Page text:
WindowsIdentity Wident = (WindowsIdentity)User;
List<string> groups = new List<string>();

IdentityReferenceCollection UGroups = Wident.Groups;

foreach (IdentityReference Grp in UGroups)
{

NTAccount acc = (NTAccount)Grp.Translate(typeof(NTAccount));
groups.Add(acc.Value);
}

return groups.ToArray();

}
private string[] GetRolesForGroup(string groupname)
{
return base.GetRolesForUser(groupname);
}
#endregion

#region Extended SQLRoleProvider Methods
public override bool IsUserInRole(string username, string roleName)
{
if (base.IsUserInRole(username,roleName))
{
return true;
}
else
{
string[] Ugrps = getusersADgroups(HttpContext.Current.User.Identity);
string[] GroupsRoles;

foreach (string g in Ugrps)
{
GroupsRoles = GetRolesForGroup(g);
foreach (string grole in GroupsRoles)
{
if (grole == roleName)
{
return true;
}
}
}
}
return false;
}

public override string[] GetRolesForUser(string username)
{
System.Collections.Generic.List<string> roleList = new List<string>();

string[] ActualUserRoles = base.GetRolesForUser(username);

//Only do the next check if the username matches the current web user and the users roles are empty

if ((ActualUserRoles.Length == 0) && (username.ToLower() == HttpContext.Current.User.Identity.Name.ToLower()))
{

string[] Ugrps = getusersADgroups(HttpContext.Current.User.Identity);
string[] GroupsRoles;

foreach (string g in Ugrps)
{
GroupsRoles = GetRolesForGroup(g);
foreach (string grole in GroupsRoles)
{
if (!(roleList.Exists(delegate(string s) { return s == grole; })))
{
roleList.Add(grole);
}

}
}
return roleList.ToArray();
}
else
{
return ActualUserRoles;
}
}
#endregion
}



Open the web.config file and make sure that the original connection string for the Roleprovider database is correct.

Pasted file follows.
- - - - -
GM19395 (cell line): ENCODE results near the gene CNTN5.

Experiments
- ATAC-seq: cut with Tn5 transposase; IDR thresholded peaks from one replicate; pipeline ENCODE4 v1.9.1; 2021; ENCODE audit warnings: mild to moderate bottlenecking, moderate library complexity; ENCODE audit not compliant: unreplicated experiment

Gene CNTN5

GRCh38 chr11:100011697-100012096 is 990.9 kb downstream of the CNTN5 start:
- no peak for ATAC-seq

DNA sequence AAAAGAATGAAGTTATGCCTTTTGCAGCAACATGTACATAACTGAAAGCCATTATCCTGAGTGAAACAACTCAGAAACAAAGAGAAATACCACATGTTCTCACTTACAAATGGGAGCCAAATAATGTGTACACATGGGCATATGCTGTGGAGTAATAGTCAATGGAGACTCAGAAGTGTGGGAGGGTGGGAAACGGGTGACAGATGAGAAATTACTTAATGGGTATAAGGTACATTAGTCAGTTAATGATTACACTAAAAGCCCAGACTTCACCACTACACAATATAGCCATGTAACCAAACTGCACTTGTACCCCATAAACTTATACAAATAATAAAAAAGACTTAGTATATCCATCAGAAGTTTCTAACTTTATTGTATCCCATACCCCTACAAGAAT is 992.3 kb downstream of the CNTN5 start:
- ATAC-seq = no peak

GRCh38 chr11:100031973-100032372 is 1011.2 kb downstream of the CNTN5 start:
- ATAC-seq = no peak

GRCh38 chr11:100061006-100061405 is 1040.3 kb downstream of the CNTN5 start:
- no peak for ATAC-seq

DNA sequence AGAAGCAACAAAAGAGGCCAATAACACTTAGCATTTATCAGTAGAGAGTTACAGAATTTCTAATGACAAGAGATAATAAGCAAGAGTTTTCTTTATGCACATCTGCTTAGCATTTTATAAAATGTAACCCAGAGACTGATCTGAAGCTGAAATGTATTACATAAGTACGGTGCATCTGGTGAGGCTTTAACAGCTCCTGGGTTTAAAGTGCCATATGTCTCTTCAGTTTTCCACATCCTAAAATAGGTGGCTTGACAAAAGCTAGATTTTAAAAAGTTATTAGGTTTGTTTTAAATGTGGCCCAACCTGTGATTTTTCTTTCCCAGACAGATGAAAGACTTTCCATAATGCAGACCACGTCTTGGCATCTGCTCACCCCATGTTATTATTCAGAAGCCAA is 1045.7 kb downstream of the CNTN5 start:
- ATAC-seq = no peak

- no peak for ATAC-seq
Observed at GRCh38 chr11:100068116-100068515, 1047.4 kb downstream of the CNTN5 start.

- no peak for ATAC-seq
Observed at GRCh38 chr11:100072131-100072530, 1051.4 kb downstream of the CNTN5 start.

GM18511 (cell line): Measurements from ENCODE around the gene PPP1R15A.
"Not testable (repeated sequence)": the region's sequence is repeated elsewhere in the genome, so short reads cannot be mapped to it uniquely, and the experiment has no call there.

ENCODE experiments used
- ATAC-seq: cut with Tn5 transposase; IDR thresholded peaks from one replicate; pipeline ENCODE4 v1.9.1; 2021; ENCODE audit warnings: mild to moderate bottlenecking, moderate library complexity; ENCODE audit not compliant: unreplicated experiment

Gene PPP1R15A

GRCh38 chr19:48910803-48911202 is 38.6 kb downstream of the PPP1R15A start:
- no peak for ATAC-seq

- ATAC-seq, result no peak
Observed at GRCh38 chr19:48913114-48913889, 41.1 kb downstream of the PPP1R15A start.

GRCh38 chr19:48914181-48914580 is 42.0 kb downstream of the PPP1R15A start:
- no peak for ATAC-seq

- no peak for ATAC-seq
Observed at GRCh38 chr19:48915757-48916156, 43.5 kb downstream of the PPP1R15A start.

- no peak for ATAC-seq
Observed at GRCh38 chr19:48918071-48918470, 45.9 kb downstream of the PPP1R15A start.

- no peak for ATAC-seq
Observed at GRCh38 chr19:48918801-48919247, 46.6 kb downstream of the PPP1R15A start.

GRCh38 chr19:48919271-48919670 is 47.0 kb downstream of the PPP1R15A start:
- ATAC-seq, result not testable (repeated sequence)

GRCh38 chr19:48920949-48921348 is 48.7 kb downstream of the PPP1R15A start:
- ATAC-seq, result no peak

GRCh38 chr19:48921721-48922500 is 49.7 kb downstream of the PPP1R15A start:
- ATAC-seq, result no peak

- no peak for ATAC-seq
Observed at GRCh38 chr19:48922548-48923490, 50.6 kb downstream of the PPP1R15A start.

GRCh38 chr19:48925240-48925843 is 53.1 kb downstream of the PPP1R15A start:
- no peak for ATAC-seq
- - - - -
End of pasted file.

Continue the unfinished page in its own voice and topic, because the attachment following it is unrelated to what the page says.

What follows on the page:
Change the role provider section in the web.config to

<roleManager enabled="true" defaultProvider="ADSQLRoleProvider" cacheRolesInCookie="true"> <providers> <add name="ADSQLRoleProvider" type="ADSQLRoleProvider" connectionStringName="SqlRoleManagerConnection" applicationName="SQLProviderTest" /> </providers> </roleManager>

Compile the website to make sure you don’t get errors.

You have now update the application to use a custom sqlroleprovider that will first check for roles of a user, and if it doesn’t find any it will then check for any roles belonging to any Active Directory groups that user is a member of.

To test that this is working remove yourself from the role by running the stored proc aspnet_UsersInRoles_RemoveUsersFromRoles

For my example above this is

EXEC aspnet_UsersInRoles_RemoveUsersFromRoles 'SQLProviderTest', 'MYDOM\User1', 'Admin'

Re-run the application to make sure that you are not in any roles.

Now add a domain group that you are a member of to the Admin role. For my example the user MYDOM\User1 is a member of MYDOM\IT_Apps group so I will add that one with the Stored proc command

EXEC aspnet_UsersInRoles_AddUsersToRoles 'SQLProviderTest', ' MYDOM\IT_Apps', 'Admin', 8

If you run the application again you will see that you are in the role.

In up and coming blogging I will talk about how to build the user-front end to this, that allows users to search, select and assign roles to AD users and groups. This will allow you to build easy use managed applications with role based security. Some screen shots of what I am talking about are below:




Labels: , ,

7 Comments:

Post a Comment

Links to this post:

Create a Link

<< Home